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Would you ever consider your teachers as nothing more than widgets? Although most principals and school officials would respond with a resounding “No,” it appears that the so-called
“Widget Effect” still applies to how teachers are treated, according to a new study released by Matthew Kraft and Allison Gilmour.

The researchers said that little has changed since 2009. That’s when TNTP released a study that showed administrators often treat teachers as interchangeable components — widgets, in effect. The original report, called “The Widget Effect: Our National Failure to Acknowledge and Act on Differences in Teacher Effectiveness,” was based on 15,000 teachers and 1,300 administrators. Here are some of the main findings:

Generic ratings: All teachers are rated good or great, with less than 1 percent of teachers earning unsatisfactory ratings. Teachers who are exceptional are lumped with all the others.

Poor performers are not addressed: About 50 percent of the districts in the study had not dismissed a tenured teacher for poor performance in the previous five years.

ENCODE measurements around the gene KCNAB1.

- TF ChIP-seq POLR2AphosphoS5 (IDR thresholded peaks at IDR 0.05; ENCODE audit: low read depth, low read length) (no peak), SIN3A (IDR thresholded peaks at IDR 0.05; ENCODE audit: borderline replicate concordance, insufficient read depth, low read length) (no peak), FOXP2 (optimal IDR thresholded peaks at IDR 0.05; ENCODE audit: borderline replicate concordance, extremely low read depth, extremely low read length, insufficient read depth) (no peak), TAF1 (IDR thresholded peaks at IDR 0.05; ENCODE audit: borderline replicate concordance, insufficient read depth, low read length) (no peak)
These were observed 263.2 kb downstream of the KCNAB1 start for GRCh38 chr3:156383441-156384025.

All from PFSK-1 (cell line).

Inadequacies in professional development: Following their last evaluation, nearly 3 out of 4 teachers did not receive specific feedback on how to improve their performance.

Lack of training for new teachers: Expectations were too low for new teachers, leading to neglect in helping them make progress and earn tenure.

Poor performance goes unaddressed: Half of the districts studied had not dismissed a single tenured teacher for poor performance in the previous five years.

New study findings

In conducting the research, Kraft and Gilmour wanted to determine if teacher evaluation reforms resulted in any meaningful outcomes with teacher performance ratings and if the ratings better reflected perceptions about teacher effectiveness.

In spite of reforms, many of the previous behaviors surrounding teacher evaluations are still apparent — 7 years after the initial “Widget Effect” report. For instance, based on evaluator surveys, 27.8 percent of teachers were estimated at performing at a level below Proficient. Yet, that estimate proved to be four times as high as the percentage of teachers who actually received the lower rating.

When asked about their reluctance to rate teachers more accurately by giving a below Proficient rating, administrators and other evaluators noted that they didn’t have the time to document performance and provide the needed support for the teachers’ professional growth. Others said that it would require a significant amount of observations to justify the rating.

One middle school principal told the researchers, “I just feel like sometimes you have to have a lot of detail before you can give somebody a ‘Needs Improvement.’”

Other reasons for not giving the lower rating included the teachers seemed to have potential for improvement, avoidance of emotional conversations to explain the low ratings, and concerns about finding replacements.

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